Lack of social workers putting vulnerable children at risk
Emily Dugan is Social Affais Editor for The Independent, i and Independent on Sunday. She was previously a news reporter for The Independent on Sunday. Her investigations into human trafficking have twice been awarded Best Investigative Article at the Anti-Slavery Day Media Awards and her human rights journalism was shortlisted for the Gaby Rado Memorial prize at the 2012 Amnesty Media Awards. Emily is on sabbatical until March 2015
Thursday 13 June 2013
Vulnerable children are being put at risk by a chronic shortage of experienced social workers, according to research published today. The supply of social workers will not equal demand until 2022, according to a paper from the think-tank Policy Exchange, a situation it says could have “tragic implications”.
The shortage has resulted in a flurry of vacancies around the country, many of which continue to go unfilled. Of English councils who responded to information requests, 13 reported having 15 or more vacancies, four had more than 100 and two had more than 200. Kent County Council had the most, with 251 vacancies.
As older workers leave the profession, the vacancies they leave behind typically require two or more years’ experience. Nearly three-quarters of those older leavers say their case loads are unmanageable.
Even though more students are enrolling as social workers, one in five newly qualified social workers were unemployed in 2011. Many are unable to find a job because they could not get decent work experience and are seen as “too green” by employers.
Guy Miscampbell, author of the report, said: “A shortage of experienced social workers could have potentially tragic implications, especially for vulnerable children.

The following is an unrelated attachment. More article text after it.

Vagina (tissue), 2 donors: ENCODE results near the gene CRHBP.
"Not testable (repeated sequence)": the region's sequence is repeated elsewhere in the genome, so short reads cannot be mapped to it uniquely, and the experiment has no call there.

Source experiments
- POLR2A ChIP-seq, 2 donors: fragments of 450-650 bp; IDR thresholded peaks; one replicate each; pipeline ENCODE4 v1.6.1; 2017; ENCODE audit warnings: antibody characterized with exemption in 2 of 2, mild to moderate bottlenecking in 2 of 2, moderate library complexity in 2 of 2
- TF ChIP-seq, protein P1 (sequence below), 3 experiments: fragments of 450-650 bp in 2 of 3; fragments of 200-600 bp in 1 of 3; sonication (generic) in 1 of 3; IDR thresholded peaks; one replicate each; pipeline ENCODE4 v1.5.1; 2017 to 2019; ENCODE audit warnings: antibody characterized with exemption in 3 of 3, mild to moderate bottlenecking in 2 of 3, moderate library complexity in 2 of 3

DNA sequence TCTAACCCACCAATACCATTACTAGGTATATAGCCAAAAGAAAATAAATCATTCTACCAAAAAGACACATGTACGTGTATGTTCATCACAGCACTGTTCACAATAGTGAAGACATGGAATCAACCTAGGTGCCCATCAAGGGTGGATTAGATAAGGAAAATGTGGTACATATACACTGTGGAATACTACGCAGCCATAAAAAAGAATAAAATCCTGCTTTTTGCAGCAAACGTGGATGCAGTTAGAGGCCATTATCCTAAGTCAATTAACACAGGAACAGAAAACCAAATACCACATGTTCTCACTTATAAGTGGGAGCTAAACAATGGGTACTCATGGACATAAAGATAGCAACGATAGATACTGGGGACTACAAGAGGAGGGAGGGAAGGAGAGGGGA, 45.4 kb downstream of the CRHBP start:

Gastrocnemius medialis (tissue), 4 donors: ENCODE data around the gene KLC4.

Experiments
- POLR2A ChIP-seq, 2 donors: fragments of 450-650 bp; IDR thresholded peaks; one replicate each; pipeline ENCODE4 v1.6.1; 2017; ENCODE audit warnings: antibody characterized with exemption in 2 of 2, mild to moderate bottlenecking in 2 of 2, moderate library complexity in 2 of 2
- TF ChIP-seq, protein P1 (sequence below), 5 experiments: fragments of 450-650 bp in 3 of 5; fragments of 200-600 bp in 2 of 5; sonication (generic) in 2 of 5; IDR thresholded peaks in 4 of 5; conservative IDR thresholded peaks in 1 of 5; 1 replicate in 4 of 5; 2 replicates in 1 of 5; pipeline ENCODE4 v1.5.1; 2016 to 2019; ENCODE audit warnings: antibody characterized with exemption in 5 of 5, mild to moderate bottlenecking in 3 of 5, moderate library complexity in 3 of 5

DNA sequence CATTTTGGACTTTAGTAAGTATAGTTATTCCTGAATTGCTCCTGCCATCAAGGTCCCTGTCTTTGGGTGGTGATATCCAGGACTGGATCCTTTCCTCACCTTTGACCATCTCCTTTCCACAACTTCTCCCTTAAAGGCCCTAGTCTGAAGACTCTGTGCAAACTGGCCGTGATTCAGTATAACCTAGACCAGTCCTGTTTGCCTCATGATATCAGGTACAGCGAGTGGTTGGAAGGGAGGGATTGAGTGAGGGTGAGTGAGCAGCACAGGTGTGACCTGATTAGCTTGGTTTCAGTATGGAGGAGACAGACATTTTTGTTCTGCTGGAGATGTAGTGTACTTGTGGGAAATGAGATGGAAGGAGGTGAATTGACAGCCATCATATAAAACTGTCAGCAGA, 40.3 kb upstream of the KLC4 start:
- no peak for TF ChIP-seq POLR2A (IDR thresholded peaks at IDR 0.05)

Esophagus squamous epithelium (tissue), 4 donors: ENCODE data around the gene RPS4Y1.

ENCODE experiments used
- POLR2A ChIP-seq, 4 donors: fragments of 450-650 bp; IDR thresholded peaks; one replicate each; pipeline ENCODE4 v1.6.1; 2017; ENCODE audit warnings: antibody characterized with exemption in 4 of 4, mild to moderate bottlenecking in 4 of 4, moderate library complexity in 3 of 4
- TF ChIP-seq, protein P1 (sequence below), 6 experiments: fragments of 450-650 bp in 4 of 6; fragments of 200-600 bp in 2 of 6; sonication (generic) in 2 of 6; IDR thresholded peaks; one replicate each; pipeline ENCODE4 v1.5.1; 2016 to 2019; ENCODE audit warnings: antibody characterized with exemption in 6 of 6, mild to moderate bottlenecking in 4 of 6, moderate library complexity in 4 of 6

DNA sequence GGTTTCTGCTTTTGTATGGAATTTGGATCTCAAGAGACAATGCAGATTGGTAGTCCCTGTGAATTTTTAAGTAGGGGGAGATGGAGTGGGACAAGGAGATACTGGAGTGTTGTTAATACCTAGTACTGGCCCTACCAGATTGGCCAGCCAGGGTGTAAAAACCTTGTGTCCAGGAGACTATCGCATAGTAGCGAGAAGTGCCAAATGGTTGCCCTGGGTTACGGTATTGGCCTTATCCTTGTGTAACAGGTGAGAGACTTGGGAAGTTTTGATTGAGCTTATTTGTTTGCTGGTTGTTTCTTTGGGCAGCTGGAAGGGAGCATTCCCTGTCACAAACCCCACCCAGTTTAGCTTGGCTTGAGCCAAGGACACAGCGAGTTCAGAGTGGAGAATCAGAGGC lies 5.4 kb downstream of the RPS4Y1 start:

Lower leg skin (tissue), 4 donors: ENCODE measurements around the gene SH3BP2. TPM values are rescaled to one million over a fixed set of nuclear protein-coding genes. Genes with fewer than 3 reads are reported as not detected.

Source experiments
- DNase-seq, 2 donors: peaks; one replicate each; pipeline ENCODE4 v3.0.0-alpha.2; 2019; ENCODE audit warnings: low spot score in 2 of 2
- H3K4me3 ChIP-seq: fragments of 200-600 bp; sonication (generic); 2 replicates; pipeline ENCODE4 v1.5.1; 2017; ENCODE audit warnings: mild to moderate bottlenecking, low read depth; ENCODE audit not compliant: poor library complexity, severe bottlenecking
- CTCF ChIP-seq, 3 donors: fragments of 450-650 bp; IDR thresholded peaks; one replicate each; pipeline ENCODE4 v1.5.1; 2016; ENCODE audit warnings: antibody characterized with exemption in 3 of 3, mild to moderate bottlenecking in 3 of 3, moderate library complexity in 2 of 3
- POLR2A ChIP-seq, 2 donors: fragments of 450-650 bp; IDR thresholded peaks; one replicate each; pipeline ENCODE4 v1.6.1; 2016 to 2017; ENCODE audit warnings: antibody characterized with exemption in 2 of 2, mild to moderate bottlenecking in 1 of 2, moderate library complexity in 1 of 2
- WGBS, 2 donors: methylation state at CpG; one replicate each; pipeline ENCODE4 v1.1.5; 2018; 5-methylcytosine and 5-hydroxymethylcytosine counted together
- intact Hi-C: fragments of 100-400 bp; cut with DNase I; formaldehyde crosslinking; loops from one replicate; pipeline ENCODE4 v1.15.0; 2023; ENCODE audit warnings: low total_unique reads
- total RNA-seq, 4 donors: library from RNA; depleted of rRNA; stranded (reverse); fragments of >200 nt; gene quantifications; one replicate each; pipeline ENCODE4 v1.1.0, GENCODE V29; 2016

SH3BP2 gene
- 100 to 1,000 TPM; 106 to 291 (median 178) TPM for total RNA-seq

“For social services to be effective they must have skilled, motivated and qualified staff. An increasing demand for adult social care as more people are living longer combined with tighter adult and child social care budgets among local authorities means that simply increasing financial investment is not the answer. We need a root-and-branch structural reform of services and training to deliver better outcomes with limited resources.”
- 3 Russian girl takes her own life after parents find pornography on her computer
- 4 Ball pool for adults opens in London
- 5 Amal Clooney gives excellent response to fashion question at European Court of Human Rights
Saudi preacher who 'raped and tortured' his five -year-old daughter to death is released after paying 'blood money'
Kim Kardashian on Bruce Jenner's 'story': 'We support him no matter what, and I think when the time is right, he'll talk'
Michelle Obama highlights harsh restrictions faced by Saudi women after meeting King Salman without wearing a headscarf
Russian girl takes her own life after parents find pornography on her computer
Ball pool for adults opens in London
9 reasons Greece's experiment with the radical left is doomed to failure
'We would evict Queen from Buckingham Palace and allocate her council house,' say Greens
Have we reached 'peak food'? Shortages loom as global production rates slow
Greece elections: Syriza and EU on collision course after election win for left-wing party
British Muslim school children suffering a backlash of abuse following Paris attacks
British grandmother Lindsay Sandiford faces execution by firing squad in Indonesia
£40000 per annum: Ashdown Group: A reputable organisation within the leisure i...
£90 - £140 per day: Tradewind Recruitment: I am currently working in partnersh...
£96000 - £200000 per annum: Recruitment Genius: Looking for a better earning p...
£32000 - £36000 per annum: Recruitment Genius: A rapidly expanding company in ...